Scoliosis Research Society Score (SRS 22r)

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The SRS-22r is a validated questionnaire intended to assess outcomes in patients with idiopathic scoliosis after spinal surgery. The first version, developed by the Scoliosis Research Society in 1999, had 24 items, and this was reduced to 22 items (accompanied by a name change) in the course of 3 major updates.

The measure covers 5 dimensions: pain, function, mental health, self-image and satisfaction with treatment. The SRS-22r is a valid tool for assessing patient-centered outcomes after scoliosis surgery, but has not been validated and is not intended for use for other patient populations.  A completion time of 10 minutes can be assumed.

Use the following EVALUATION FORM to evaluate your patient and PRINT THE FORM when the evaluation is completed.

Scoring method and Interpretation

  • The response to each item is associated with a point score from 1 to 5. For each of the 5 dimensions, a dimension score is calculated as the mean of the item points scored on that dimension. A total score is generated by averaging all the item points.
  • If there are unanswered items, the “questions answered” denominator is reduced by the appropriate number. Items with more than 1 answer are removed from the calculation. Except for the satisfaction with treatment dimension, the dimensions cannot be scored if fewer than 3 items are answered.
  • For the dimension and total scores, the best possible score (associated with the best health status) is 5 and the worst possible score (associated with the worst imaginable health status) is 1.


  1. Haher, Thomas R., et al. “Results of the Scoliosis Research Society instrument for evaluation of surgical outcome in adolescent idiopathic scoliosis: a multicenter study of 244 patients.” Spine 24.14 (1999): 1435.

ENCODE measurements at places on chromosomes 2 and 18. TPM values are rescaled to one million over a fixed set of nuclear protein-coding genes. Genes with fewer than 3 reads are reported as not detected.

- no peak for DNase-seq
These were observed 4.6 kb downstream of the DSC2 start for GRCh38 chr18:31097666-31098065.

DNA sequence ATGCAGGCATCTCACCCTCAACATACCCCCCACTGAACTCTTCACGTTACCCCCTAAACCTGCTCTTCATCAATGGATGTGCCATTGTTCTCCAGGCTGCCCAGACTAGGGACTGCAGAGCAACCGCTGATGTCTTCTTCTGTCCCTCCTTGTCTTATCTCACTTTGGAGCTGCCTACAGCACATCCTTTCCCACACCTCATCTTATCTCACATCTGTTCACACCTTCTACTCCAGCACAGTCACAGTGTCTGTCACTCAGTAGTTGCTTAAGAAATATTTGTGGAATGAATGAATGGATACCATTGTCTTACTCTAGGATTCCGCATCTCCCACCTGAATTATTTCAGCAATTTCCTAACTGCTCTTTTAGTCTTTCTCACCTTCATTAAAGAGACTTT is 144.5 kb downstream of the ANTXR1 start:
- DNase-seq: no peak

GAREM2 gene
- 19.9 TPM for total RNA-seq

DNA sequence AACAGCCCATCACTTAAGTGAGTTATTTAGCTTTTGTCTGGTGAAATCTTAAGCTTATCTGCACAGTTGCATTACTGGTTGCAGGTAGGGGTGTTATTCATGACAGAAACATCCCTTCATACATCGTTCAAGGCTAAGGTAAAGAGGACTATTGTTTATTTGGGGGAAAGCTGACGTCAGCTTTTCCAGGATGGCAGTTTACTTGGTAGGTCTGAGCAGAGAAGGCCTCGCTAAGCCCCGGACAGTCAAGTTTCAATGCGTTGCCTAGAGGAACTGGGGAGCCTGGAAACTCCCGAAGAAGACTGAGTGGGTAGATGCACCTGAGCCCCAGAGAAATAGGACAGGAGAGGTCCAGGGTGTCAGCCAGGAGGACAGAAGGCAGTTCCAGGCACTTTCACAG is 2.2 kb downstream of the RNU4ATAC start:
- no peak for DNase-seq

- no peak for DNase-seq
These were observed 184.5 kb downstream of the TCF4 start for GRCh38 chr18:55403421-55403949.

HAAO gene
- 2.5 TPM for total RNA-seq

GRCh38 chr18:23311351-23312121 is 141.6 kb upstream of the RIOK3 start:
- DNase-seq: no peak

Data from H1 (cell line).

2. Smith, Justin S., et al. “Risk-benefit assessment of surgery for adult scoliosis: an analysis based on patient age.” Spine 36.10 (2011): 817-824.
  3. Improvement of back pain with operative and nonoperative treatment in adults with scoliosis. Neurosurgery, 2009, 65. Jg., Nr. 1, S. 86-94.
  4. Asher, Marc A., Sue Min Lai, and Douglas C. Burton. “Further development and validation of the Scoliosis Research Society (SRS) outcomes instrument.” Spine 25.18 (2000): 2381-2386.
  5. Niemeyer, Thomas, et al. “Validity and reliability of an adapted german version of scoliosis research society-22 questionnaire.” Spine 34.8 (2009): 818-821.
  6. Asher, Marc, et al. “The reliability and concurrent validity of the scoliosis research society-22 patient questionnaire for idiopathic scoliosis.” Spine 28.1 (2003): 63-69.
  7. Climent, Jose M., et al. “Validity of the Spanish version of the Scoliosis Research Society-22 (SRS-22) patient questionnaire.” Spine 30.6 (2005): 705-709.
  8. Alanay, Ahmet, et al. “Reliability and validity of adapted Turkish Version of Scoliosis Research Society-22 (SRS-22) questionnaire.” Spine 30.21 (2005): 2464-2468.
  11. Diarbakerli, Elias, Anna Grauers, and Paul Gerdhem. “Population-based normative data for the Scoliosis Research Society 22r questionnaire in adolescents and adults, including a comparison with EQ-5D.” European Spine Journal 26.6 (2017): 1631-1637.
  12. Bagó, Juan, et al. “Minimal important differences of the SRS-22 Patient Questionnaire following surgical treatment of idiopathic scoliosis.” European Spine Journal 18.12 (2009): 1898-1904.

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